Written by Kevin Okell on 12 June 2018
Feature first seen in Professional Adviser on 12/06/2018
A story in the press recently about a robot that is able to put together an IKEA chair touched upon something fundamental about robotics: that it is much tougher to programme physical dexterity than cognitive ability. It’s called Moravec’s paradox, and it explains why robots can beat the world’s best chess and Go players but cannot walk across a cluttered room. So when we talk about how AI and robotics are going to transform the financial services industry, we need to be careful.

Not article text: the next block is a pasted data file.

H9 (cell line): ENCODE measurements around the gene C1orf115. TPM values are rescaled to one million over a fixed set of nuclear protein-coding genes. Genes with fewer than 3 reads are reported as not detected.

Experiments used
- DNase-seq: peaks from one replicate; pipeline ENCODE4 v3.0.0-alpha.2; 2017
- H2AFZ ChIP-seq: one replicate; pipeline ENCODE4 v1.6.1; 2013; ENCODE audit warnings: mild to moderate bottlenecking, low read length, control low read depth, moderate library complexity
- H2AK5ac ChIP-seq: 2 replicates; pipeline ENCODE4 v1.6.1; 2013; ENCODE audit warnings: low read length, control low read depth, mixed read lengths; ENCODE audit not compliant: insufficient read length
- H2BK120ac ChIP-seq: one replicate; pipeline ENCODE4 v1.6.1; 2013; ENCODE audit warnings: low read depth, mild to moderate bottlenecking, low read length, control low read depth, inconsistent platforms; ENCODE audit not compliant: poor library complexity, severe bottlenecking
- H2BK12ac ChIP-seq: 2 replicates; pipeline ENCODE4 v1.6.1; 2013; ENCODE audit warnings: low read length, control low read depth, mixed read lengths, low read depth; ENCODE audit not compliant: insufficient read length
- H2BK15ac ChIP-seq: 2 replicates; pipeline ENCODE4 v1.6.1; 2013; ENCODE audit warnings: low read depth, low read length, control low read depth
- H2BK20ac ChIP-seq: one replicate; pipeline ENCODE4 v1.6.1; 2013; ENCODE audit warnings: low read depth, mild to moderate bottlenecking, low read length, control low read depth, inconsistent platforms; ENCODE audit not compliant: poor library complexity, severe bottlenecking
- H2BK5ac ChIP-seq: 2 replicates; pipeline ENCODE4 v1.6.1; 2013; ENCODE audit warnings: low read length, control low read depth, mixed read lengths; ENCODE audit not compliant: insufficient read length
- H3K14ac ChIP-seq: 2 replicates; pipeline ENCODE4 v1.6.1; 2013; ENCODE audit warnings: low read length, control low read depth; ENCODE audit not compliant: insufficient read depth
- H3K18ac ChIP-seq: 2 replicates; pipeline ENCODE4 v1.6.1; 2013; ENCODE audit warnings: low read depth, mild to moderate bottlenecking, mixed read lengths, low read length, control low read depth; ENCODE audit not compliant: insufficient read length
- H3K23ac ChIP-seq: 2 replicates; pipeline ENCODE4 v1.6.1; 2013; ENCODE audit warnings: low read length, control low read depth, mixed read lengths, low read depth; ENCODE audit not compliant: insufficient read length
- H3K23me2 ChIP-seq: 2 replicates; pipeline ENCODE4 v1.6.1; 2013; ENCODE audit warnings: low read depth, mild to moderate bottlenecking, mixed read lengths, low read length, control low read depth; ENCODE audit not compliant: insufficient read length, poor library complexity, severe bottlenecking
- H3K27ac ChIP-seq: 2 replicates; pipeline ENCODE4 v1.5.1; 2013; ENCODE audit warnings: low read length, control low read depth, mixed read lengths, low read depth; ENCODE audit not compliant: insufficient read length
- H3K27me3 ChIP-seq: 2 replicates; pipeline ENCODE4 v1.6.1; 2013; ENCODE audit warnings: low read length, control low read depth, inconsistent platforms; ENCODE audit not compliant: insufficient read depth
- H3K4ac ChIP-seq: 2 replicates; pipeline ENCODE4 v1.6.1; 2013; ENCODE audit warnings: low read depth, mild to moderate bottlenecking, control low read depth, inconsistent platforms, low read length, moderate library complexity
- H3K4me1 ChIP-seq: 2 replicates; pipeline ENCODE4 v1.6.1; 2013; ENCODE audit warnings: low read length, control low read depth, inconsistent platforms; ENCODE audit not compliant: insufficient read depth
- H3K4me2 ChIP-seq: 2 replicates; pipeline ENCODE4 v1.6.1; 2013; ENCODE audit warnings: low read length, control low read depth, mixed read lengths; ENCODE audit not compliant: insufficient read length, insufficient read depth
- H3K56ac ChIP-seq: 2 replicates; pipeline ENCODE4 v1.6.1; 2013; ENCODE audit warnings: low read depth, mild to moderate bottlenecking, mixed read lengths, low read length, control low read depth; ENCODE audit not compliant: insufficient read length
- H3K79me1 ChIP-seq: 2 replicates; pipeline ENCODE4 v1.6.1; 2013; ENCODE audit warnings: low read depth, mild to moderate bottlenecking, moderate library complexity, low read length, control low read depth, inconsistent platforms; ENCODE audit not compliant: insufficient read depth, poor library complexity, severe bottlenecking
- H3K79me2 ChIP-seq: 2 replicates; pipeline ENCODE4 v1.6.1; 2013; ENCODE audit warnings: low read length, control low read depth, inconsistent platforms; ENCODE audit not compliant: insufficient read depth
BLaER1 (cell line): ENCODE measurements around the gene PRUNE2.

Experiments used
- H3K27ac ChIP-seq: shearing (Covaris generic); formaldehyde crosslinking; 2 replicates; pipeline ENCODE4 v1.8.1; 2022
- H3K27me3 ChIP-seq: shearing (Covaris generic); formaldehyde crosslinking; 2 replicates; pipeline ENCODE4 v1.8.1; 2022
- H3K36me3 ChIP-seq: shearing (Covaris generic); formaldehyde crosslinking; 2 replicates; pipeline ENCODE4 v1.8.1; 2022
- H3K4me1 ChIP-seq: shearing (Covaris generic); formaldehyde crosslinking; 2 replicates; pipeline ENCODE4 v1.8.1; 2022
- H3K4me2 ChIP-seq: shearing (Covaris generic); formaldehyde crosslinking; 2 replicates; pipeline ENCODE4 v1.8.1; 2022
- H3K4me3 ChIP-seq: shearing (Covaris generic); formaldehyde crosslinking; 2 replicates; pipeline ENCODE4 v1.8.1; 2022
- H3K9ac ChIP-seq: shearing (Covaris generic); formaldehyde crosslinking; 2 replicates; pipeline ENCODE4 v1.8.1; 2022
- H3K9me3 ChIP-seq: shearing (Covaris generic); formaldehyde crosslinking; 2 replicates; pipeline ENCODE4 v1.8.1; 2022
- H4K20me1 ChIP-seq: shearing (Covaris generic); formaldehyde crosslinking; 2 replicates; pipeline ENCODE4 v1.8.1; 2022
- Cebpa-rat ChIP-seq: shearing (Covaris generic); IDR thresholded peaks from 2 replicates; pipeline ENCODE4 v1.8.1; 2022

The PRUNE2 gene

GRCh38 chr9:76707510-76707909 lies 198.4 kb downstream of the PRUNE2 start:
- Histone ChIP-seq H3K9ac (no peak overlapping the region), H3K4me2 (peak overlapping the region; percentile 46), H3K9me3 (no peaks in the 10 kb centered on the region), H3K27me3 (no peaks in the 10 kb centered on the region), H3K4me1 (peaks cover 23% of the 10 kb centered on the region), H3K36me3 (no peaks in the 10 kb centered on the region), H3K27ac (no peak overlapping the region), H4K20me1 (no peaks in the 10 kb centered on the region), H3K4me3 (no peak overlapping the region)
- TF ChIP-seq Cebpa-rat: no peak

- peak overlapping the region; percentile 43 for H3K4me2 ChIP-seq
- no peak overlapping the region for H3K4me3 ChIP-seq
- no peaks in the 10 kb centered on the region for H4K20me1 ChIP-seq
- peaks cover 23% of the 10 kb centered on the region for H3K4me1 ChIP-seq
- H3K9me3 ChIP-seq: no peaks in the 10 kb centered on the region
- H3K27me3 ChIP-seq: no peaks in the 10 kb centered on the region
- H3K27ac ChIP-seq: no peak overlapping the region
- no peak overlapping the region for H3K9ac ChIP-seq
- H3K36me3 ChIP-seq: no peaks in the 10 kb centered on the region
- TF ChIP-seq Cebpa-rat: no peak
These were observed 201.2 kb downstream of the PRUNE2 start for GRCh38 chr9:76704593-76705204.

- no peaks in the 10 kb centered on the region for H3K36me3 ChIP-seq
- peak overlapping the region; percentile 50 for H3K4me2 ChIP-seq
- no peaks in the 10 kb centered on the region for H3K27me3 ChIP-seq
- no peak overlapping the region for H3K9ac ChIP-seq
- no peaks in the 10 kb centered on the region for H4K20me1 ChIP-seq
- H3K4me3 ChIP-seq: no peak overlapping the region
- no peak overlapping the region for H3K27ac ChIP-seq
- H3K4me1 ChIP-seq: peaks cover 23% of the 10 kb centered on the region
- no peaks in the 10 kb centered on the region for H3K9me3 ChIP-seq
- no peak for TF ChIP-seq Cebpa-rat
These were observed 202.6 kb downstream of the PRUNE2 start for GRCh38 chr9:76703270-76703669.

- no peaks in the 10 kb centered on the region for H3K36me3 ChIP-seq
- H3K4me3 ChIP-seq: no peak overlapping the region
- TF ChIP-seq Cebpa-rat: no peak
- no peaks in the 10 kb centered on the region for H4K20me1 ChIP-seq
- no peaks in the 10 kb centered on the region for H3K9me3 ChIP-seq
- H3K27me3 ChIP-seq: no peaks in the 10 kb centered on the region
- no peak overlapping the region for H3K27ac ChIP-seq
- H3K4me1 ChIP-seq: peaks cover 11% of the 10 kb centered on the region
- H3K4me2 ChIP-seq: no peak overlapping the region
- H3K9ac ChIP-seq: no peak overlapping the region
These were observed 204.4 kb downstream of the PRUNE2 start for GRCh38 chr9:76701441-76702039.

By putting all our faith in robots, we are overvaluing the analytical side of financial advice and undervaluing its human elements. The FCA is guilty of this too, partly because it is harder to measure the value of human relationships than performance and portfolio management. What’s clear is that, at least for the foreseeable future, AI will augment financial advisers rather than replace them.
'Putting' Charity First
Written by Altus on 3 October 2018
Altus Consulting, a Bath financial services company has raised nearly £6,000 for the Children’s ward at the Royal United Hospitals Bath.
Reading the signs all wrong
Written by Rory Gravatt on 14 August 2018
The Work and Pensions Committee is missing the point when it asks whether people understand the cost and value for money of their pension products – a recent FCA paper revealed that one third of those who opted for pensions freedoms don’t even understand where or how their money is invested